You might feel lucky to survive, and indeed life with complications is far better than the alternative, but if you survive a shock, the consequences of the electrical burns can be severe and debilitating for a long time. Severe hock and the resulting burns often lead to kidney failure, infection, muscle and tissue damage, and in severe cases amputation of the affected limb or limbs is required. Lightning burns are exceptionally life threatening.
Lightning medical expert, Dr. Elisabeth Gourbière of the Electricité de France notes that 70 percent of lightning survivors experience residual effects. The most common affect the brain, which operates on tiny electrical impulses. Unfortunately, these medical effects can develop slowly, only becoming apparent much later after the electrical shock/lightning strike and are often misdiagnosed because of the time delay.
Do you feel lucky?
Should you feel particularly invincible, and want to test the medical preparedness of your community hospital, schedule your summer golf games for around 4 in the afternoon, and ignore the daily gathering of thunderheads. July is statistically the most productive month for lightning activity, but especially in Florida. If you want to be put directly into the bonus round, time your golf game for Sunday. Sunday has 24% more deaths than other days, followed by Wednesday. Nationally, most lightning casualties occur in the afternoon, with two-thirds between falling between noon and 4 p.m.
This statistical spike should not be surprising to anyone living in Florida to find out that this state enjoys twice as many lightning casualties (deaths and injuries combined) as any other state in the union. This is most likely caused by two factors. The first is the fact that the state is a peninsula of land jutting into sub-tropical waters that produce massive thunderstorms on a daily basis. Second and perhaps not so obvious, the state is covered with golf courses and tennis courts, encircled and dotted with water filled with fishing boats and pleasure craft.
While Florida may record twice the number of human interaction with lightning, don’t breathe that sigh of relief too soon. Georgia, Tennessee, North Carolina, New York, Pennsylvania, Ohio, Michigan, Colorado and Texas are the next most likely places for candidates to win the lightning lottery.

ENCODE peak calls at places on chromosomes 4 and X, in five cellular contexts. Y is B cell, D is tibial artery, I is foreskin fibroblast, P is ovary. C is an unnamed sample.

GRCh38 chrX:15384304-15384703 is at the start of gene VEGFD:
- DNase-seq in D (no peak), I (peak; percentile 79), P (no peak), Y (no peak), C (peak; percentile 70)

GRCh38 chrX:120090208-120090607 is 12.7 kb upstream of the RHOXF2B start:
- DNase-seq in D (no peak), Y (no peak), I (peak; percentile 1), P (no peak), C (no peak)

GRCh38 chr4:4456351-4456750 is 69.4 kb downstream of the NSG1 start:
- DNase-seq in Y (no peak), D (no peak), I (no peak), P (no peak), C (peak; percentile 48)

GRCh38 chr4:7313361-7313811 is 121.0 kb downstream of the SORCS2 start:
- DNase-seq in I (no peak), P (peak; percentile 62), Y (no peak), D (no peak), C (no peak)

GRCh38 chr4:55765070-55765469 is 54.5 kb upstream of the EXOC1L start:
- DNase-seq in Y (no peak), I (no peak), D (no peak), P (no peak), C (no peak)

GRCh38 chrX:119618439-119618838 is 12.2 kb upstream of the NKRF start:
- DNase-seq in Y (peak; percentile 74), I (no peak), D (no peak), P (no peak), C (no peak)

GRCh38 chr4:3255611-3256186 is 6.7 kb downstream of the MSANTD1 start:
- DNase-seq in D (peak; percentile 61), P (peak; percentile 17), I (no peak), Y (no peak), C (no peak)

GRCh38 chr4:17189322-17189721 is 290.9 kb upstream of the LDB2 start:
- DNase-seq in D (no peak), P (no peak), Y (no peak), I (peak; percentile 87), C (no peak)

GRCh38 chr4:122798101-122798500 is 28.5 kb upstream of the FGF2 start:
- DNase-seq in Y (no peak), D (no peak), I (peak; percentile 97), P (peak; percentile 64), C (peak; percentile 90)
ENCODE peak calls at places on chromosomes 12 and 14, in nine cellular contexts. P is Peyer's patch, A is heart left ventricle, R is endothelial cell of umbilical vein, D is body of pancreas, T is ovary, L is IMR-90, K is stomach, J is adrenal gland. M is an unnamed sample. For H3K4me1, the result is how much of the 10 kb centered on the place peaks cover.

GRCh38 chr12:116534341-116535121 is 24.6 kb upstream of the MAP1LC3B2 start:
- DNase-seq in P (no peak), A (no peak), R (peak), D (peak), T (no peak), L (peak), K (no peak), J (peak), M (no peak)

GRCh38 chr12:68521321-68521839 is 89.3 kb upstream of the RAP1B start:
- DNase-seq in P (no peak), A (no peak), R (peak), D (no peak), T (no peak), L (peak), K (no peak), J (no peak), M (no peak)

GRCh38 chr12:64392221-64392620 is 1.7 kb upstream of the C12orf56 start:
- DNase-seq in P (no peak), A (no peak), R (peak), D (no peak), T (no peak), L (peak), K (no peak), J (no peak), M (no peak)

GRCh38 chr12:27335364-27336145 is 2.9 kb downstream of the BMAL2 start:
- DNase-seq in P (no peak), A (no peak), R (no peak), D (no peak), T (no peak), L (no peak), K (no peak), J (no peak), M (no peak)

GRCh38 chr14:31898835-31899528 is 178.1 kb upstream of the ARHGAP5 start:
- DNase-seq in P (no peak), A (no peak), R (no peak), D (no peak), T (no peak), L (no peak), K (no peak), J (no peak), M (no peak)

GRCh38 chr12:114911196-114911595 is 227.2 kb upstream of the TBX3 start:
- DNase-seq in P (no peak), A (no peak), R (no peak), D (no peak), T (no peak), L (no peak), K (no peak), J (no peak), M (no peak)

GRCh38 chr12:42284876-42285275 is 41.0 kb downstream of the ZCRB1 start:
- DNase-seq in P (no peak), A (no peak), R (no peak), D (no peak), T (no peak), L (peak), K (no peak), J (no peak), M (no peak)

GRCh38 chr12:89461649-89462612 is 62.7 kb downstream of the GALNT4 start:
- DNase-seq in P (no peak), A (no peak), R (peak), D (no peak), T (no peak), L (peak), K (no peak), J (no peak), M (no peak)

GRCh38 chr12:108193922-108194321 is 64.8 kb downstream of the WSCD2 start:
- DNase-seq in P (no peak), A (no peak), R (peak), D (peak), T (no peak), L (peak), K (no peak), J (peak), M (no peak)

The commonality of both golf and boating is wide open spaces and the tallest object generally being human. If you were to pick the absolute worst place to be during a storm, it would be walking in an open field or swimming in open water. Other bad practices would be standing in an open area with a long metal rod in your hand, like a golf club, umbrella, fishing rod or anything that contains a metallic component.
Seek shelter, quickly, don’t wait
While some storms don't require a lot of prompting to get people to move to safety. It's the more subtle storms that are dangerously deceptive. Photo by Frank Ross
When you’re participating in outdoor sports, or working in your daily job, the critical thing to remember is when you hear thunder, you are already within the range of where the next ground flash may occur. Studies have concluded that there is no safe time between that first strike of lightning and the next, for seeking shelter. The timing for subsequent strikes can be minutes, seconds or fractions of seconds. This study determined that most of the intervals between lightning strikes, in an circle of 1,640 feet, the range varied from 0 to 600 seconds, and the maximum frequency was a scant 40 seconds.
While this may seem like a no-win situation, you can stack the deck in your favor. First and foremost, seek shelter when you hear even the faintest peel of thunder. The best options for shelter would include enclosed buildings or cars or enclosed vehicles. Just remember that when you’re in a vehicle, don’t touch metal surfaces. A vehicle may have rubber tires, but that is no guarantee against a close strike. If no safe shelter can be reached quickly, and the storm is closing fast, you want to minimize your profile as much as possible. Bend down into a crouching position and rise up on the balls of your feet to reduce the amount of contact with the ground as possible. If you feel the hair on the back of your neck or your arms stand up, the area you are in is building up for a strike.
Avoid isolated trees, and open structures such as telephone booths, gazebos or porches. These types of structures make poor lightning shelters. If you find yourself in the area of a tall object such as a power pole, antenna, or large tree, move as far away as possible. Such locations make you vulnerable to secondary discharges coming off those objects.
More to come . . .